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Detectives And The Courtroom As Entertainment

As shown by the popular interest in the Lindbergh case, Americans have long been fascinated by the criminal justice process and the punishment of its criminals and outlaws. The rise of television in American popular culture in the 1950s and 1960s gave the viewing public the chance to enjoy shows about crime and the law. Writers have also taken advantage of the public's fascination, and fictional murder mysteries have been popular for decades.

The first novel published in the newly formed United States was a murder mystery by William H. Brown (1765–1793) called The Power of Sympathy. Books profiling criminals and their trials made "true crime" (crime that has actually happened) books one of the best selling categories in the publishing world by the late twentieth century.

Edgar Allan Poe (1809–1849) is generally recognized as the father of the modern mystery story. Poe, who was born in Virginia and worked as an editor and writer, published his first mystery story "The Murders in the Rue Morgue" in 1841. Poe followed with other classic tales like "The Tell-Tale Heart" and "The Pit and the Pendulum." These stories, combined with Poe's famous poem "The Raven," popularized horror and mystery stories in the United States and Great Britain.

Poe's work paved the way for writers such as Sir Arthur Conan Doyle (1859–1930) and Agatha Christie (1890–1976). Doyle and Christie wrote about the adventures of fictional detectives. Doyle, a Scottish physician, created the most popular character in the murder mystery genre, Detective Sherlock Holmes. His great powers of observation and use of reasoning and logic to solve crimes made Holmes an enduring figure in popular fiction.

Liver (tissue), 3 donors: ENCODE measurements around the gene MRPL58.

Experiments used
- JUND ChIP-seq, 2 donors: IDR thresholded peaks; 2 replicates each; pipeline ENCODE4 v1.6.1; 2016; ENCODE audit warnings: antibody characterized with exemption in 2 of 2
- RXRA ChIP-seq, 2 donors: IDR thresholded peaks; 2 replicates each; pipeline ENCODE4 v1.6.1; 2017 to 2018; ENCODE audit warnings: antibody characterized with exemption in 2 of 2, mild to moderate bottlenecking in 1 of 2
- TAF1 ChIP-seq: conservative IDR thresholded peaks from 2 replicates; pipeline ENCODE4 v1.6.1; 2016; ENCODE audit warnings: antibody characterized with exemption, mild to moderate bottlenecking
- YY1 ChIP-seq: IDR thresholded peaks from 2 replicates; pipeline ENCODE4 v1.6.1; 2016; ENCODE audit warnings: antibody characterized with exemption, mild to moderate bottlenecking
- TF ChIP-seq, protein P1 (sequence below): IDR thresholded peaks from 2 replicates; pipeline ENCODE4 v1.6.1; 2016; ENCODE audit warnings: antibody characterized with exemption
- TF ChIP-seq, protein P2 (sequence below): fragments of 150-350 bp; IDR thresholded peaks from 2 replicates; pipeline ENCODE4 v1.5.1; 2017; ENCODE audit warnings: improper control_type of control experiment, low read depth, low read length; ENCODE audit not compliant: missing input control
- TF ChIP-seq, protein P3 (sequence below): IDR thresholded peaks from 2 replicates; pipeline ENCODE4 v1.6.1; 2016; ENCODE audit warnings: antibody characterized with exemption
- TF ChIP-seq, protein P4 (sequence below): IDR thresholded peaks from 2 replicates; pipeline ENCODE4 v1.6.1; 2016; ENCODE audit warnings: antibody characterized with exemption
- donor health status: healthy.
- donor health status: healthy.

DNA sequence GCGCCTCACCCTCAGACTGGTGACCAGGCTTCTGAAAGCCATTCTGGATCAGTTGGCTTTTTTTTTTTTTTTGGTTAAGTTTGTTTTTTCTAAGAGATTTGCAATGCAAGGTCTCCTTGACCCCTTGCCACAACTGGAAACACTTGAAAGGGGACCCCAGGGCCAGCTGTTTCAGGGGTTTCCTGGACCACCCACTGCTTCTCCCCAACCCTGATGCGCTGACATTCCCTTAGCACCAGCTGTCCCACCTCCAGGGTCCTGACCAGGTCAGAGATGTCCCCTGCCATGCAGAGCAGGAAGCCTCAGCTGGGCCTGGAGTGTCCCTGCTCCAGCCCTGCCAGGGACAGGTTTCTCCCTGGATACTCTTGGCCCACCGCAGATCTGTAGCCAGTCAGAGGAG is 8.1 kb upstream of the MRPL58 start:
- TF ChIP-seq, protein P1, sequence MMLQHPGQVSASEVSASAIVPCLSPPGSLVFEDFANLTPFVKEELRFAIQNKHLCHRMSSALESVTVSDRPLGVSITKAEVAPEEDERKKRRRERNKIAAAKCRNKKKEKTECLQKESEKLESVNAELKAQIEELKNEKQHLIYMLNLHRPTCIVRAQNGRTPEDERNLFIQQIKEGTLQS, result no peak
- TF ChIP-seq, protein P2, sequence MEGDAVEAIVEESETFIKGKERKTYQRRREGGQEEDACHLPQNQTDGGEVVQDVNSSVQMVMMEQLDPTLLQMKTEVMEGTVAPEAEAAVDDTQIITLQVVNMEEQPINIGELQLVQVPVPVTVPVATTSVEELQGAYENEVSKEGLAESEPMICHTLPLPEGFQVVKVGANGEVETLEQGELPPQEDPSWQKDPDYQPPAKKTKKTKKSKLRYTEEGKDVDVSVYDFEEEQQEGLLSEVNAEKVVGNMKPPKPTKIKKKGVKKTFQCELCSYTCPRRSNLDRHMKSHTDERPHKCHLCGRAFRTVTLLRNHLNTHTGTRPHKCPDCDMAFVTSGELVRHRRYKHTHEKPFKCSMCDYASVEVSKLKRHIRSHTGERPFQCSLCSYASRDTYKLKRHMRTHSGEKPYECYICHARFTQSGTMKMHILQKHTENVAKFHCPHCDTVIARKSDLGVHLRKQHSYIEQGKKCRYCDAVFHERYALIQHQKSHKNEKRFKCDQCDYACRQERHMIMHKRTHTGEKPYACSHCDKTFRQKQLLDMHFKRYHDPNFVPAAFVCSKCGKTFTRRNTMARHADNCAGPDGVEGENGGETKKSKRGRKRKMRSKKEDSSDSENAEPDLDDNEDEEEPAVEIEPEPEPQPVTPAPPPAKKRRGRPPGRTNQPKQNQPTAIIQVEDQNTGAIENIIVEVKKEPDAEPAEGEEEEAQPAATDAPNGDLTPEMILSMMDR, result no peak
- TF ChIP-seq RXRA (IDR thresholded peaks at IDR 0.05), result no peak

With his distinctive hat, pipe, and magnifying glass, Holmes caught the public's imagination in such novels as The Hound of the Baskervilles (1902) and The Case-Book of Sherlock Holmes (1927). Doyle's fictional detective had become so popular that when he killed him off in "The Final Problem" (published in Strand magazine's December 1893 issue), the public was so outraged Doyle was forced to bring him back to life—but not until ten years later.

Agatha Christie, born in England, created stories featuring the exploits of Hercule Poirot. Poirot was a retired Belgian police officer who solved mysteries by meticulously (carefully) examining the facts and clues. Christie wrote more than thirty novels featuring the fictional Poirot, the most famous among them Murder on the Orient Express (1934) and Death on the Nile (1937).

Additional topics

Law Library - American Law and Legal InformationCrime and Criminal LawMedia - History Of The Media And The Courts, Tried In The Media, The Crime Of The Century